Switzerland, land of silent luxury?
Switzerland, which is not known for its baroque extravaganza, has a role to play in the discrete luxury field, with the brand Akris, sought-after by Princess Charlène of Monaco, or even the very recent KA/NOA, launched by Bruno Grande and his wife Valerie in September 2017. “I wanted to create beautiful clothes which are in tune with each other and span across seasons. They are sober but never go unnoticed: the cut, the material, the details make a difference,” explains the co-founder, who opted for 100% made in Italy. His clients feel like they belong to a club where one can start a conversation about the shape of a wrist or the collar of a shirt. One of them is the American actor Patrick Dempsey. Bruno Grande helped him out on the TV show Devils set in Rome. “He didn’t like the clothes chosen by the stylist, which he found too ordinary for an influent banker, the role he was playing. He asked me to come, I called the tailor, and we made him three bespoke suits in two days. He was delighted.” The actor knows that an influential man wears a particular style of clothes, and few brands know the proper codes.
Ultra-wealthy individuals have never liked to show external signs of wealth through logos. They don’t want to be taken for influencers that showcase brands who feed them. The case of Bernard Arnault, now the wealthiest man alive, is paradoxical. With Louis Vuitton, which he has in his portfolio, he is the emperor of logos. However, when seen at fashion shows of the brands within the LVMH group, he is often dressed in a suit with a turtleneck sweater or a white shirt with a tie. Never has he been seen wearing colored clothes designed by Kim Jones for Dior Men, and there is little chance of seeing him one day wearing one of the pieces created by Pharrell Williams, artistic director of Louis Vuitton Men, since last February.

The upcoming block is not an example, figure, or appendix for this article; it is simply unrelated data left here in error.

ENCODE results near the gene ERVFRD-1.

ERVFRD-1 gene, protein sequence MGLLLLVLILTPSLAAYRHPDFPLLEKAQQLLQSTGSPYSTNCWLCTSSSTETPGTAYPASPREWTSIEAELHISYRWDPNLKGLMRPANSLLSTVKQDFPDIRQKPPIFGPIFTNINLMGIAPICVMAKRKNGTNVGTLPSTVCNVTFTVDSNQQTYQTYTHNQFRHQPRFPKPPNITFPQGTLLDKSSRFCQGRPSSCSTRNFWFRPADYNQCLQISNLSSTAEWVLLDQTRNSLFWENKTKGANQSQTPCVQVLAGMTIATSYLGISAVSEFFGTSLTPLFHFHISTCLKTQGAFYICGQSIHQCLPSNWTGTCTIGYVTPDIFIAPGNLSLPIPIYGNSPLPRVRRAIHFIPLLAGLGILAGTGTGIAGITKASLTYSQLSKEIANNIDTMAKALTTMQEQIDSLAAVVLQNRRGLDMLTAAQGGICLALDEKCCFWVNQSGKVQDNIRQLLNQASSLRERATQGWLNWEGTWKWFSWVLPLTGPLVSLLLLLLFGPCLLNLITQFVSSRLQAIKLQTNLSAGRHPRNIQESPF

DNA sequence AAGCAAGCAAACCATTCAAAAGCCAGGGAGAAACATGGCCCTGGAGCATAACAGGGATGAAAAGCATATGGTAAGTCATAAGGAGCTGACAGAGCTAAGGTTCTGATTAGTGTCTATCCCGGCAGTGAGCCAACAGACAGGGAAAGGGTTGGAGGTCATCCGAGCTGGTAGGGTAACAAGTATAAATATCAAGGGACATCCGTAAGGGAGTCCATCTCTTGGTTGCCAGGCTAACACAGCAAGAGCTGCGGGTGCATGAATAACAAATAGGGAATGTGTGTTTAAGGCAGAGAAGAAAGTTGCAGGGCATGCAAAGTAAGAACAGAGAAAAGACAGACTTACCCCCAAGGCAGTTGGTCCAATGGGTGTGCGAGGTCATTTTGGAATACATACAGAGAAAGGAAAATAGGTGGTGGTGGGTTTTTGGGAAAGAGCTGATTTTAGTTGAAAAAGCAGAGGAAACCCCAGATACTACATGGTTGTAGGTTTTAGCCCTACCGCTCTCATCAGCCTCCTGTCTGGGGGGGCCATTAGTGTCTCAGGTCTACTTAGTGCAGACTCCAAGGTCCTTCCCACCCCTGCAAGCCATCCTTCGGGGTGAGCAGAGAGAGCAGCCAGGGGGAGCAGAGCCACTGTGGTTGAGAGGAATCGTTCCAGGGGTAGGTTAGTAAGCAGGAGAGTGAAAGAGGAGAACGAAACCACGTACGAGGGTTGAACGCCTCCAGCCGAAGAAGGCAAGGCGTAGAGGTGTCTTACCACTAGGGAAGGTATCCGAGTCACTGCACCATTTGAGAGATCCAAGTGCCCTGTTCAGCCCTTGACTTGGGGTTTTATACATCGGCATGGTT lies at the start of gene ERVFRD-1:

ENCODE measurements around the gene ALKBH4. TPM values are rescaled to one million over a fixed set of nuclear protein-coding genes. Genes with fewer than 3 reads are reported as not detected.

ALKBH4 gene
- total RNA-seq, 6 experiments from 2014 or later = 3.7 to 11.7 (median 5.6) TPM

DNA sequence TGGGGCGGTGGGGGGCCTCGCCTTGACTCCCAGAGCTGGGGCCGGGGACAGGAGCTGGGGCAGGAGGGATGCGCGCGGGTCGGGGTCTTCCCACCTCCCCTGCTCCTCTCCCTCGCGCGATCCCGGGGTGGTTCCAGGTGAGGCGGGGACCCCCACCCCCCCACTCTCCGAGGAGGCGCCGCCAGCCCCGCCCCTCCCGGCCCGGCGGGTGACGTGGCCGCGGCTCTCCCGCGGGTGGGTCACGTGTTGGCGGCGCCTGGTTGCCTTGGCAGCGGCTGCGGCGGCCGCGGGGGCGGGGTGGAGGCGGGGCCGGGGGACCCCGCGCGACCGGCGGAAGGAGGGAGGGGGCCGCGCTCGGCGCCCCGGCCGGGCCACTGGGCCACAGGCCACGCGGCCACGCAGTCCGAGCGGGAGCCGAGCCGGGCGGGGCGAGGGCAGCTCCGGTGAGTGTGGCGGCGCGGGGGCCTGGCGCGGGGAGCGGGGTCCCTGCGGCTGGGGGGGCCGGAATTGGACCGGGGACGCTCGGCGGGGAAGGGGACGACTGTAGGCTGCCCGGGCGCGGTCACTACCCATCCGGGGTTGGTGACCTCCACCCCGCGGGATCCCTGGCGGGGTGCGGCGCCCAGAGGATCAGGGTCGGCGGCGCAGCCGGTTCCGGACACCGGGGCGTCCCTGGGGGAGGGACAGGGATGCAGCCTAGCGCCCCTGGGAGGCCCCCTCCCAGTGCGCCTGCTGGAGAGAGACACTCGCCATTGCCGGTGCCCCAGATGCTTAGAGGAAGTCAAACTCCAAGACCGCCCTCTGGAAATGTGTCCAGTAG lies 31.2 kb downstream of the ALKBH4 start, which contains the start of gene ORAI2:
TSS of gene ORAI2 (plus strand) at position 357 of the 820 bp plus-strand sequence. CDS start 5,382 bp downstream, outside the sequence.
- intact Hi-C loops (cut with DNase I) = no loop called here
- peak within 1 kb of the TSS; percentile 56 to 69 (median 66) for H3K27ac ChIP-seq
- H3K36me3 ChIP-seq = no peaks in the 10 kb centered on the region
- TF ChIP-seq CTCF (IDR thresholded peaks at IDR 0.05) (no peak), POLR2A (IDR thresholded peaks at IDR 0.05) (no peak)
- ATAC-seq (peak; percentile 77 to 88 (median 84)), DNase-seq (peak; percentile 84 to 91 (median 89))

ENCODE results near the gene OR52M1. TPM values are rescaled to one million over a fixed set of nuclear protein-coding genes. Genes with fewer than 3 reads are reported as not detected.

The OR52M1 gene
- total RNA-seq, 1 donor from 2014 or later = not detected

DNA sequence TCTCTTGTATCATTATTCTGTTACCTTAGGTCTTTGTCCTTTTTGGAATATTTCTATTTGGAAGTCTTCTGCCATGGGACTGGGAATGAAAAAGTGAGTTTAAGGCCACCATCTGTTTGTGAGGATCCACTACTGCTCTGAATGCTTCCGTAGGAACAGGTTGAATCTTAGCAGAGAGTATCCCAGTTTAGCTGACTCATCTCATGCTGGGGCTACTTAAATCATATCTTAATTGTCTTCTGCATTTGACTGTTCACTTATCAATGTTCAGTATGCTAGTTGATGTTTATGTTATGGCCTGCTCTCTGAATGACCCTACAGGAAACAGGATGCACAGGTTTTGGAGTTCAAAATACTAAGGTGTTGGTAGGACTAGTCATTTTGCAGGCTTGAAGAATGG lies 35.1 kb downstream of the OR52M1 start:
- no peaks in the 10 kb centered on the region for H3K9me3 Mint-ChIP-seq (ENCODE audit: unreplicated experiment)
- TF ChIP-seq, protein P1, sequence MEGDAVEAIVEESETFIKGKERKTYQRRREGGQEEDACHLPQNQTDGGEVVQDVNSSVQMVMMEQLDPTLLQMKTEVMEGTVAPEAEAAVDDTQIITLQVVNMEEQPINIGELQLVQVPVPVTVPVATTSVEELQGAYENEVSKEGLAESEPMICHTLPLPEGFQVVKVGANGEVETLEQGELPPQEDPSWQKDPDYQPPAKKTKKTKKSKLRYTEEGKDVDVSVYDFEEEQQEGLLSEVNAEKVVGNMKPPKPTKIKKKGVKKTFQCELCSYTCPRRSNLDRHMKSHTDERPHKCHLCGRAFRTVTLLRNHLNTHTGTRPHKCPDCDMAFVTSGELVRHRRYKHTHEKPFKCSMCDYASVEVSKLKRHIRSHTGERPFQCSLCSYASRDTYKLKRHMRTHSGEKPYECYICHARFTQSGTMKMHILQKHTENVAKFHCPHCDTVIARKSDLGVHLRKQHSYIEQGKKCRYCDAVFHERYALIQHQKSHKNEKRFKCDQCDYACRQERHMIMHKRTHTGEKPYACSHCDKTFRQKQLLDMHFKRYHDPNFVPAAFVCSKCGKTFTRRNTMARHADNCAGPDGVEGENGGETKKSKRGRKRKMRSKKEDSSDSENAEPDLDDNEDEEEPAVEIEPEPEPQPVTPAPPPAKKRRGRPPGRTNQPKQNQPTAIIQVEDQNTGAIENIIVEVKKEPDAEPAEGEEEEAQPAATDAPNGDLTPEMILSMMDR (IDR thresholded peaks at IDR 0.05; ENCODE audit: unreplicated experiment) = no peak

The Ivy League elegance
The quiet luxury style evokes a very Ivy League type of elegance. The basic rule? Less is more. No embroideries nor extravagant detail, no colors that pop, and foremost, no logo. A respected wardrobe must encompass sleek wool trousers in grey or navy, cashmere turtlenecks, shirts, and perfectly cut coats in quality fabrics, as well as boots that silently tell the tales of winters in Gstaad or Saint Moritz. The color gradings are neutral, ideally Gabrielle Chanel’s favorite colors: black, white, and beige like “wet sand of Deauville,” a nuance suggested by the painter Paul-Cesar Helleu. And, of course, navy blue.
If one wants to recognize brands that matter, one should follow the Gstaad Guy, who is not short of one paradox. On his Instagram page, with 342,000 followers, he talks about quiet luxury and its codes while being the ambassador of brands he showcases in videos that are not to be taken seriously. Loro Piana signs all his wardrobes, including the Summer Walk moccasins in suede leather with white soles. He also mentions the On Running sneakers, a brand in which Roger Federer had invested in 2019. The tennis champion is an enthusiastic follower of discreet luxury, which was recently noticed during the Met Gala held in New York on the 1st of May. He wore a perfectly cut Dior Men tuxedo, and his wife Mirka wore a pink feathered dress signed by Valentino.
The followers of quiet luxury wear shoes with black or white soles and leave the red soles to others, all others. The ultra-high wealthy sometimes push the envelope of fashion extravaganza to the point of wearing gold and diamond-set crowns weighing about 2.5 kilos, which is very rare. Prince Charles will only do it this one time.